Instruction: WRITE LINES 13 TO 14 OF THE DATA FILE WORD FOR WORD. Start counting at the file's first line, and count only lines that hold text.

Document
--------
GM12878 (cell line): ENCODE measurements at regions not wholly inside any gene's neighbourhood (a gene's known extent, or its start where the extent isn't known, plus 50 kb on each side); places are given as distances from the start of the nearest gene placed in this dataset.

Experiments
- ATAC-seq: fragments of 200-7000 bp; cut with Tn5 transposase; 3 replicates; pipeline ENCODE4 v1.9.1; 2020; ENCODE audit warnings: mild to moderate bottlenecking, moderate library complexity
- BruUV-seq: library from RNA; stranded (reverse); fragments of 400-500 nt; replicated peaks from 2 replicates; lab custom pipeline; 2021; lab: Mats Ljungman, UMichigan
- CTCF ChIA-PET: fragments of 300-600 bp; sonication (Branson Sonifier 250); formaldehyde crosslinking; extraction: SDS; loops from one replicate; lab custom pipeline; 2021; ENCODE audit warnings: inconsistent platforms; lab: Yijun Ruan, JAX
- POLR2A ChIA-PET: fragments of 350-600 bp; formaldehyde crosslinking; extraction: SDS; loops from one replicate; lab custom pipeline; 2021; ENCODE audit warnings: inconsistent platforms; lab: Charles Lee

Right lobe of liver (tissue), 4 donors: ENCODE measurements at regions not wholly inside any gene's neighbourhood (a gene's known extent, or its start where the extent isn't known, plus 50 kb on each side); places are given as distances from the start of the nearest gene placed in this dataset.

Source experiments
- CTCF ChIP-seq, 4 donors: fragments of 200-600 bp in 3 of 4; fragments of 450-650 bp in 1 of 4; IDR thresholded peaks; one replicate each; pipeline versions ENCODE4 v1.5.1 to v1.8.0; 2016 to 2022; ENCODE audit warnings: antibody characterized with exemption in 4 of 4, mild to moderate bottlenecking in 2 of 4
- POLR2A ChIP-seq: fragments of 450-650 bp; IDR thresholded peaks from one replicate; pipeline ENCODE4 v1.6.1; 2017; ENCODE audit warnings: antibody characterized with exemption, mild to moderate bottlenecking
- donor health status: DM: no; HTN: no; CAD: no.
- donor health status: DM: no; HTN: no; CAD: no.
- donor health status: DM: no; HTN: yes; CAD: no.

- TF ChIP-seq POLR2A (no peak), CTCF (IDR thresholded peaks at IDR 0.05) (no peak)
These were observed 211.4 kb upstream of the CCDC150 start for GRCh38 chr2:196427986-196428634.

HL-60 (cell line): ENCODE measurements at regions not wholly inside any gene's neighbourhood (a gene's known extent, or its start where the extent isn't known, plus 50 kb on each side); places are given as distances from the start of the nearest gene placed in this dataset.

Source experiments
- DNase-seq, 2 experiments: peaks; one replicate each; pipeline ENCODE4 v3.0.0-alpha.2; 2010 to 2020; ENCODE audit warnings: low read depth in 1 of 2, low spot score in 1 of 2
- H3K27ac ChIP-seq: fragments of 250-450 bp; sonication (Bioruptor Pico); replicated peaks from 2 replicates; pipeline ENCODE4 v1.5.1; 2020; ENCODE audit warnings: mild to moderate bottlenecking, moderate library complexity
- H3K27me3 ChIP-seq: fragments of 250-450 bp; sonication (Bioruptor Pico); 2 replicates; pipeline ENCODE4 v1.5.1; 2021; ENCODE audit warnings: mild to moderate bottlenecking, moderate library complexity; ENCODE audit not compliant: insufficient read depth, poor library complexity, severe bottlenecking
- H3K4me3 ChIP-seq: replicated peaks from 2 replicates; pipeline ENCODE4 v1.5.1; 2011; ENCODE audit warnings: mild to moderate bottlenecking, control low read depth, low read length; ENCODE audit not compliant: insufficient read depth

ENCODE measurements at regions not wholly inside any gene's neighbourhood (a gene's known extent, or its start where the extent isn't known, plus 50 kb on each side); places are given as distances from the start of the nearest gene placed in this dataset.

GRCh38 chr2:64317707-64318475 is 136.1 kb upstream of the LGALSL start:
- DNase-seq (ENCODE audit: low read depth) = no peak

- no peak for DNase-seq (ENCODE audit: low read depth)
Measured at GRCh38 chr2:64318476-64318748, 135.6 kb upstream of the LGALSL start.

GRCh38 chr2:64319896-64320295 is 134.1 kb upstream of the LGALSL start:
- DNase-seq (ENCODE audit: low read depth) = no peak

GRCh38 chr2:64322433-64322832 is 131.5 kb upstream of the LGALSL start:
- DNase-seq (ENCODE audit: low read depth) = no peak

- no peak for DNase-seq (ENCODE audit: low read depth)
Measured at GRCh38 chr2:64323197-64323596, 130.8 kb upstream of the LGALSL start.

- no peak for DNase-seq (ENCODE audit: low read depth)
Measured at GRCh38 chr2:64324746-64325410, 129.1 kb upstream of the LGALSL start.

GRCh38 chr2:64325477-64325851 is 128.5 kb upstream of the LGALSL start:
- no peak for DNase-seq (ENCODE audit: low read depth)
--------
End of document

- donor health status: DM: no; HTN: yes; CAD: no.

- TF ChIP-seq POLR2A (no peak), CTCF (IDR thresholded peaks at IDR 0.05) (no peak)